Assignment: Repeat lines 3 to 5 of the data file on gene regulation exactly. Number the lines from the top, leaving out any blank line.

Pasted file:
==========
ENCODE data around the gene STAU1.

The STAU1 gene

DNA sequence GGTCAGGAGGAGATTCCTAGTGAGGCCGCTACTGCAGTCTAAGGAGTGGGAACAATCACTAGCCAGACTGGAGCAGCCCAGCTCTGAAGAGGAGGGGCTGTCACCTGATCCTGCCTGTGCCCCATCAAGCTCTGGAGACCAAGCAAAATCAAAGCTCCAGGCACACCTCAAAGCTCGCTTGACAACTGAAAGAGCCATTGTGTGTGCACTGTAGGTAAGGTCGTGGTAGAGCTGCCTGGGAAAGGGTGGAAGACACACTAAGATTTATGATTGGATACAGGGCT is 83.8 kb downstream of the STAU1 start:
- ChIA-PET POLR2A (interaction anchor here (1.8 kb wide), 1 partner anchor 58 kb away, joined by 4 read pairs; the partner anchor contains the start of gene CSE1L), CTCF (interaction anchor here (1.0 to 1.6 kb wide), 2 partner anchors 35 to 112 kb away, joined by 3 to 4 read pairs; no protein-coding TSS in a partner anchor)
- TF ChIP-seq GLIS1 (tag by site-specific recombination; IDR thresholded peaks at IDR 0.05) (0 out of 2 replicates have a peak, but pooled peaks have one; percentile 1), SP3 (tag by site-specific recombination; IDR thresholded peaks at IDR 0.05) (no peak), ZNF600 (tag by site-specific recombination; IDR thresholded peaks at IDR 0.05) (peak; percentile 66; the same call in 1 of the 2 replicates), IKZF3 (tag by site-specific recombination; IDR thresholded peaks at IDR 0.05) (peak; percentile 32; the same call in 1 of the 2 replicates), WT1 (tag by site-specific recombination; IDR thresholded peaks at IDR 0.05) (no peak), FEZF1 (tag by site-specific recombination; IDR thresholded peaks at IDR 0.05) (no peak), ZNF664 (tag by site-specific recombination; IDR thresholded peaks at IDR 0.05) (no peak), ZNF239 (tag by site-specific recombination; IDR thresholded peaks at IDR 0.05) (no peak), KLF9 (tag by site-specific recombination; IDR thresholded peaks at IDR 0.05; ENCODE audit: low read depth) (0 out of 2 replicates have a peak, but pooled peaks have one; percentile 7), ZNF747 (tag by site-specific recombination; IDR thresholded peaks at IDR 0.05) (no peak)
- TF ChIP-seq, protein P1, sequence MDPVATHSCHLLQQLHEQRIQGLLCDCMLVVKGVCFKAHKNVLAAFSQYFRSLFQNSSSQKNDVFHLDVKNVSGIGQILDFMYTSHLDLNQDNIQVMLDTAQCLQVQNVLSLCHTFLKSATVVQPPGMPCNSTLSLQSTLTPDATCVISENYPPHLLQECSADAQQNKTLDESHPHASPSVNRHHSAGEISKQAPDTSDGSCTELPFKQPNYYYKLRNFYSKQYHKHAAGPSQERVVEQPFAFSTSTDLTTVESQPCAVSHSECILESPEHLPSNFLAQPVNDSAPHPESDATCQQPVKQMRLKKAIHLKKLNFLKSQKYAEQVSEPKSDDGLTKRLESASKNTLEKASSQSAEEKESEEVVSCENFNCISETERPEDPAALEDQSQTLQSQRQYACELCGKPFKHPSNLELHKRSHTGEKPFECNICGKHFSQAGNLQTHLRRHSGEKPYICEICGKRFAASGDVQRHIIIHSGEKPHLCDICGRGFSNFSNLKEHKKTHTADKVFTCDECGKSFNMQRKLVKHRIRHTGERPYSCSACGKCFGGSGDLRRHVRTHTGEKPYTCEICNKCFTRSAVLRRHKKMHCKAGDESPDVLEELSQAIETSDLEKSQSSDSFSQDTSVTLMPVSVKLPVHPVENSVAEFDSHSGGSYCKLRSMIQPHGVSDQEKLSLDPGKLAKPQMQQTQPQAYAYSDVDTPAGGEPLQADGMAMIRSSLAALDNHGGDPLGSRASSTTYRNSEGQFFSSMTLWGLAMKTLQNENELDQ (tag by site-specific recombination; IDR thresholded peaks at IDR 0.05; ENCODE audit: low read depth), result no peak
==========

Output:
DNA sequence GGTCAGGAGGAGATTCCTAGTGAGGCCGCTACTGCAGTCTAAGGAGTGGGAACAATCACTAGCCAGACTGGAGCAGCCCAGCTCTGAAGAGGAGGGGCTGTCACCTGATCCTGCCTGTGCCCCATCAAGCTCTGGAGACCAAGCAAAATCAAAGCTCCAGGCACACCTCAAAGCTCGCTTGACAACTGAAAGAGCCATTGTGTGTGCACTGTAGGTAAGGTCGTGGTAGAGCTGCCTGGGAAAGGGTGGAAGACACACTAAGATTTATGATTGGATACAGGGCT is 83.8 kb downstream of the STAU1 start:
- ChIA-PET POLR2A (interaction anchor here (1.8 kb wide), 1 partner anchor 58 kb away, joined by 4 read pairs; the partner anchor contains the start of gene CSE1L), CTCF (interaction anchor here (1.0 to 1.6 kb wide), 2 partner anchors 35 to 112 kb away, joined by 3 to 4 read pairs; no protein-coding TSS in a partner anchor)
- TF ChIP-seq GLIS1 (tag by site-specific recombination; IDR thresholded peaks at IDR 0.05) (0 out of 2 replicates have a peak, but pooled peaks have one; percentile 1), SP3 (tag by site-specific recombination; IDR thresholded peaks at IDR 0.05) (no peak), ZNF600 (tag by site-specific recombination; IDR thresholded peaks at IDR 0.05) (peak; percentile 66; the same call in 1 of the 2 replicates), IKZF3 (tag by site-specific recombination; IDR thresholded peaks at IDR 0.05) (peak; percentile 32; the same call in 1 of the 2 replicates), WT1 (tag by site-specific recombination; IDR thresholded peaks at IDR 0.05) (no peak), FEZF1 (tag by site-specific recombination; IDR thresholded peaks at IDR 0.05) (no peak), ZNF664 (tag by site-specific recombination; IDR thresholded peaks at IDR 0.05) (no peak), ZNF239 (tag by site-specific recombination; IDR thresholded peaks at IDR 0.05) (no peak), KLF9 (tag by site-specific recombination; IDR thresholded peaks at IDR 0.05; ENCODE audit: low read depth) (0 out of 2 replicates have a peak, but pooled peaks have one; percentile 7), ZNF747 (tag by site-specific recombination; IDR thresholded peaks at IDR 0.05) (no peak)